Ron Paul, during the Republican presidential debate at the Reagan library.

I know I blogged this the other day, but I just ran across something that I forgot to mention:

  • On 9/11, airport security in the United States was performed by private companies hired by the airlines. 

If only Brian Williams had thought to follow up on that.

September 9, 2011
"The airlines are responsible for carrying their cargo and their passengers. Why should we assume that a bureaucracy can do better?"

Ron Paul, R-TX, during the Republican debate at the Reagan Library.

I say go for it. And let’s not stop there:

—auto manufacturers never resisted seatbelts, airbags or antilock brakes (or fireproof gas tanks, or break away steering wheels, or … ), so I am sure they will spontaneously adopt new safety technologies going forward.

—the food and drug companies never put rat carcasses in sausages, or cocaine in “health pills” when they were unregulated, so I am sure they can be trusted to never do anything like that again.

—the financial markets have always been made up of sophisticated, self-interested investors who would never buy an interlocking set of mutually reinforcing investment packages that they actually didn’t understand, crashing the global economy as a consequence, so I am sure they’ll not do it in the future.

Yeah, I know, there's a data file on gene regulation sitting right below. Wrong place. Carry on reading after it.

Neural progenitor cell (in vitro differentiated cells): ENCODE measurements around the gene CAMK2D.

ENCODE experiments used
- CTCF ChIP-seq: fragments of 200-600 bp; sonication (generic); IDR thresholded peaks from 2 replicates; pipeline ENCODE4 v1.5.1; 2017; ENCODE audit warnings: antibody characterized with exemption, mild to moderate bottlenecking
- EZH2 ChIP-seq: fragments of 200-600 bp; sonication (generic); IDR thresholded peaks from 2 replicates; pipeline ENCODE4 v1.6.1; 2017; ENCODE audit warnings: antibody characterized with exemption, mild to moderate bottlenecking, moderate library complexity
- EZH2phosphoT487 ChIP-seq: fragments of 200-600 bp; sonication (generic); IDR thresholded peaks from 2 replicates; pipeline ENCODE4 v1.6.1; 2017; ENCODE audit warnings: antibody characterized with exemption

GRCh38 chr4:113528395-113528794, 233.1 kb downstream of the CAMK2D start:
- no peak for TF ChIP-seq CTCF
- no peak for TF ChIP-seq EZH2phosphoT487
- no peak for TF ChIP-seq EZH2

—manufacturers never used to make cribs that collapsed on babies’ heads, strangling them, or clothes that were fire hazards filled with toxic chemicals, so I am sure they’ll never do it in the future. The same can be said for food products, lead painted toys, etc.

I mean really—the market is perfectly self-regulating and all government ever does is wreck things.

Then again, if pigs had wings they might be able to fly.

August 31, 2011
No, libertarians and tea partiers: the US is not on the verge of becoming a police state

Recently, I’ve been getting a fair number of what might be called “evil bureaucrat” posts from libertarian blogs I follow. In these posts, someone—more often than not a police officer—behaves in some officious and offensive way and abuses their power to the ill of the community. The implication is then drawn (sometimes explicitly, sometimes implicitly), that such actions and abuses are typical of state officials, and so long as public officers behave like this, the state should be limited in its powers and authorities.

There is, of course, nothing wrong with these posts. Democracy in fact requires citizens to be vigilant in ensuring that public officials do not abuse their powers: if citizens don’t hold government accountable for its acts, who will?